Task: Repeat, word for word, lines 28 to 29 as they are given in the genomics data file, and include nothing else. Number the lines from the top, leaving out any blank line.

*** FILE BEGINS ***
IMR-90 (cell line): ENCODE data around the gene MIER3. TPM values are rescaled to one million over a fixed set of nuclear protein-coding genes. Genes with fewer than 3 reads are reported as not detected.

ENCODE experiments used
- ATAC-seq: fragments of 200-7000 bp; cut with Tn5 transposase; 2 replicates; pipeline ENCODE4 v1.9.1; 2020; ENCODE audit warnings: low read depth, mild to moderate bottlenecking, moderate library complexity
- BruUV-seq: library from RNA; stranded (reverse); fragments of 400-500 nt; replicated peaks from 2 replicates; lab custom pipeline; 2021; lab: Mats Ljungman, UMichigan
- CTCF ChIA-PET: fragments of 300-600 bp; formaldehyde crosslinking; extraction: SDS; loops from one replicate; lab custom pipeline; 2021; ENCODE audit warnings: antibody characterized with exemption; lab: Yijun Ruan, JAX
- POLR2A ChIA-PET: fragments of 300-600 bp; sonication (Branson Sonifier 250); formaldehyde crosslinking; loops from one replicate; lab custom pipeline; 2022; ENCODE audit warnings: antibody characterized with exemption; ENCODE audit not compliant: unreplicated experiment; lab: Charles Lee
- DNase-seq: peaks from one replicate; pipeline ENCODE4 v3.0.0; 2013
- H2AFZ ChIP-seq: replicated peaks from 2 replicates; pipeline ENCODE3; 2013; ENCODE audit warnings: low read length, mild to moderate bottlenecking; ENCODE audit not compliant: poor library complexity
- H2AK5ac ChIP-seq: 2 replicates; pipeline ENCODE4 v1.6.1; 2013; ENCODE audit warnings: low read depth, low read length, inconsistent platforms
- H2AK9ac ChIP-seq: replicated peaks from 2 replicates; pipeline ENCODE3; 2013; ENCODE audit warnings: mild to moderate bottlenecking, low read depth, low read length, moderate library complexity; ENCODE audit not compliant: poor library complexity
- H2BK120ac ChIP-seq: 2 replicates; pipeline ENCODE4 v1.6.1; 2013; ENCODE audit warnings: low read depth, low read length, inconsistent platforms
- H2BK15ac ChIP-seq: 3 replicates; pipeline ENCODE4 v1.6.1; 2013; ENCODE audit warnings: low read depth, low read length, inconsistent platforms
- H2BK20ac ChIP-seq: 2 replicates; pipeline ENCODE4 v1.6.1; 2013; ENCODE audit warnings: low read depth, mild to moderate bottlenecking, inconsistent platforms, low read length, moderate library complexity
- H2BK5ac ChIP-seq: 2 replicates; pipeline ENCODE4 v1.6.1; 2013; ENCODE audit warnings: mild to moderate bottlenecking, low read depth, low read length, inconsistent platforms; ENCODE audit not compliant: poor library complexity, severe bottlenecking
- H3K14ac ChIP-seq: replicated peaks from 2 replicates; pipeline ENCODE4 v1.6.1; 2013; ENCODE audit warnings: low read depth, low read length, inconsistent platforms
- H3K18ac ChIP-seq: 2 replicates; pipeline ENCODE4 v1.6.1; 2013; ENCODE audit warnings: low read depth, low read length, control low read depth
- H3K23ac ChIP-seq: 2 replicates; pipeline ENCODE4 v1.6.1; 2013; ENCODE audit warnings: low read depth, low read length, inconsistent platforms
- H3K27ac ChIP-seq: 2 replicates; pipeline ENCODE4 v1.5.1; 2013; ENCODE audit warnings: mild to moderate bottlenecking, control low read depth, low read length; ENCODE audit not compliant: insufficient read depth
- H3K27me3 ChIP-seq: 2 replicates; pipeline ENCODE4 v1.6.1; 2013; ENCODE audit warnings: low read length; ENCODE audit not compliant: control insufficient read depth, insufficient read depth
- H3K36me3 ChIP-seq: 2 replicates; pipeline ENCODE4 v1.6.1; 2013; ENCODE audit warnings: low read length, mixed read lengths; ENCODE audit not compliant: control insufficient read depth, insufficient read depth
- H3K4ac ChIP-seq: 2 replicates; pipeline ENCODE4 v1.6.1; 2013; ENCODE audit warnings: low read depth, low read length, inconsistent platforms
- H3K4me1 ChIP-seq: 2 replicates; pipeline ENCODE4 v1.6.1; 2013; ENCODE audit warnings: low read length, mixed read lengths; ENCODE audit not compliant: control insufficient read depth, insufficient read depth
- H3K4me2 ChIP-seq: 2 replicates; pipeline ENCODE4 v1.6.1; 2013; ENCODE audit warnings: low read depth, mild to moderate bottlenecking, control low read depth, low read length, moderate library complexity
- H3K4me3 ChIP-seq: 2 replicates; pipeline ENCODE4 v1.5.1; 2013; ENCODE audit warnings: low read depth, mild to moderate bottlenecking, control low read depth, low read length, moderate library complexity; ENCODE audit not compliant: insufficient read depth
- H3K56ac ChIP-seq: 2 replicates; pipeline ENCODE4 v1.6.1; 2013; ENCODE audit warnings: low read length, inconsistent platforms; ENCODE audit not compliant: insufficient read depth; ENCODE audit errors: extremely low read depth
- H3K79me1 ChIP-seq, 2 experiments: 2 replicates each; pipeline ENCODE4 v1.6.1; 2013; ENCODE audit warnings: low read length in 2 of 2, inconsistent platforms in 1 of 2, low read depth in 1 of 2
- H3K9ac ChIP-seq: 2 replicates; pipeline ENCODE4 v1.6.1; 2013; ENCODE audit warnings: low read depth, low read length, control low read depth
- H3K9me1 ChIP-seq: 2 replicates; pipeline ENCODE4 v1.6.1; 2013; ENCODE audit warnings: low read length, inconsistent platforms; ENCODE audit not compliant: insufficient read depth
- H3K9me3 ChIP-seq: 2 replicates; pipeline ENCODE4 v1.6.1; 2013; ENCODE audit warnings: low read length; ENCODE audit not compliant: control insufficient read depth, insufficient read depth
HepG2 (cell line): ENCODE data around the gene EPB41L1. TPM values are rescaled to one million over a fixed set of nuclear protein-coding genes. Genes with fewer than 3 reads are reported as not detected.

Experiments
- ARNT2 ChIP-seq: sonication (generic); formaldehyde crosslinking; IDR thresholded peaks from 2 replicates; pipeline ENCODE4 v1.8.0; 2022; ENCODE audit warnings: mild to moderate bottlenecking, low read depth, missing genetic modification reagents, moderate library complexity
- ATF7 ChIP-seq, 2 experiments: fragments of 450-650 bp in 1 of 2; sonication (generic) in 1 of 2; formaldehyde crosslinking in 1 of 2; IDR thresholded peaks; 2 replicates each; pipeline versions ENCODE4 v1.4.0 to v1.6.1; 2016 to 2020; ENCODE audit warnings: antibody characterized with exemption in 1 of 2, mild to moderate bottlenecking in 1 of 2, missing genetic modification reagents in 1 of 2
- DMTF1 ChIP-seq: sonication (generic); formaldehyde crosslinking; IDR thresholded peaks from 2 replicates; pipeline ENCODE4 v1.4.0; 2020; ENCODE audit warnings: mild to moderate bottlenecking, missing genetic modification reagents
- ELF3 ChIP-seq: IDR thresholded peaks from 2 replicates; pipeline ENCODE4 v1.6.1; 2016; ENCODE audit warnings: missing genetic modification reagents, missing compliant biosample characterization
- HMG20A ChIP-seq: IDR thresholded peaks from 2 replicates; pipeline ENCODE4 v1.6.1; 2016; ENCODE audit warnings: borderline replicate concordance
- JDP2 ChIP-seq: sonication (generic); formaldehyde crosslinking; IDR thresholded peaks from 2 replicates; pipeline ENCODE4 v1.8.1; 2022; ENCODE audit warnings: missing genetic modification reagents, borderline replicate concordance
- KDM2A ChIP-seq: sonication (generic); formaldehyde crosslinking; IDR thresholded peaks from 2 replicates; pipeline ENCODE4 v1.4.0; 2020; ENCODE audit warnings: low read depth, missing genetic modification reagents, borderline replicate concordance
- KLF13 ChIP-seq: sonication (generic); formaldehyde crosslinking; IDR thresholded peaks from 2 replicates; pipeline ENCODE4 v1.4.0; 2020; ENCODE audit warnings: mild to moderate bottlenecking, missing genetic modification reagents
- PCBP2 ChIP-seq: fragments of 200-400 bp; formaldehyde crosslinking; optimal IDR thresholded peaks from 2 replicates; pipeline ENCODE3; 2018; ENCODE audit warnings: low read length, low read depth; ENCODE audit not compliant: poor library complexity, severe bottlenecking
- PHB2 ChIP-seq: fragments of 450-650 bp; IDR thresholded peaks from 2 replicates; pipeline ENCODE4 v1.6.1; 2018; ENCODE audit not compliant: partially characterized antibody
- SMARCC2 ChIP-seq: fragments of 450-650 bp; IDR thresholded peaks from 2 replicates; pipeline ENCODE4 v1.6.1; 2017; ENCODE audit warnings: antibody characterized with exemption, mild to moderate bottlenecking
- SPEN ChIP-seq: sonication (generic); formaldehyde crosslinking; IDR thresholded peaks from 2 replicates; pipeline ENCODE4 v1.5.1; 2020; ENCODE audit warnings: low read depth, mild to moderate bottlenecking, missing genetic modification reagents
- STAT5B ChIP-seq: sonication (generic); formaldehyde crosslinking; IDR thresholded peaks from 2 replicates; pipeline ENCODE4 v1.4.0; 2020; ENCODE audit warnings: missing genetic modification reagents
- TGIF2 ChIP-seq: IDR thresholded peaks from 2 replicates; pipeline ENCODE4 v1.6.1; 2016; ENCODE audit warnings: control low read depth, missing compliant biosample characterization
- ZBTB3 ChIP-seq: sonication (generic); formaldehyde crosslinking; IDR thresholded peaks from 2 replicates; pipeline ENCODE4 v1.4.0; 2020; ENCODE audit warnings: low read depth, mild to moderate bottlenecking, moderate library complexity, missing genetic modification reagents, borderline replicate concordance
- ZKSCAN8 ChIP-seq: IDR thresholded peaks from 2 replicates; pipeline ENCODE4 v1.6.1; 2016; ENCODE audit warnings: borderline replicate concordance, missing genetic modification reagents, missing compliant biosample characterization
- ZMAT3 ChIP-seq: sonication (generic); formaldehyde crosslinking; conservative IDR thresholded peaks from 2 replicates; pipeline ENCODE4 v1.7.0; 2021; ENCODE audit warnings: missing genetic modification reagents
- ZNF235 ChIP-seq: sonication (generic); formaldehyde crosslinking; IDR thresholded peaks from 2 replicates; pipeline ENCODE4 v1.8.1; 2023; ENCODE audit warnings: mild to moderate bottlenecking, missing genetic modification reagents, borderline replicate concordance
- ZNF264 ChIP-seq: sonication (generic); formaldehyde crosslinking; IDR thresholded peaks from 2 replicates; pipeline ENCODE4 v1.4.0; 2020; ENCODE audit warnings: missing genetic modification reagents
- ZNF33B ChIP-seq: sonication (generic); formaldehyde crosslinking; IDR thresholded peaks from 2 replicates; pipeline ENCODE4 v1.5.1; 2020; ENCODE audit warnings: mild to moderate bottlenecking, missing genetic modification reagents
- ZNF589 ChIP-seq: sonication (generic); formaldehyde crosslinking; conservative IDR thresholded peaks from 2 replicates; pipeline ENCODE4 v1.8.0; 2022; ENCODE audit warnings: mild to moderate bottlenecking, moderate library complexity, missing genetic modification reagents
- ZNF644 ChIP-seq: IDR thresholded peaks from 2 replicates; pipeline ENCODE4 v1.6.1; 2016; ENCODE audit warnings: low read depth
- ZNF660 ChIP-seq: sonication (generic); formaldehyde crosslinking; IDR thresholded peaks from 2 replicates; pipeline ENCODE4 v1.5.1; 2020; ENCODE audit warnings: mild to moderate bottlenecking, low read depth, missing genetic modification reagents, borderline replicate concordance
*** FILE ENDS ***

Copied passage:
- H3K9me1 ChIP-seq: 2 replicates; pipeline ENCODE4 v1.6.1; 2013; ENCODE audit warnings: low read length, inconsistent platforms; ENCODE audit not compliant: insufficient read depth
- H3K9me3 ChIP-seq: 2 replicates; pipeline ENCODE4 v1.6.1; 2013; ENCODE audit warnings: low read length; ENCODE audit not compliant: control insufficient read depth, insufficient read depth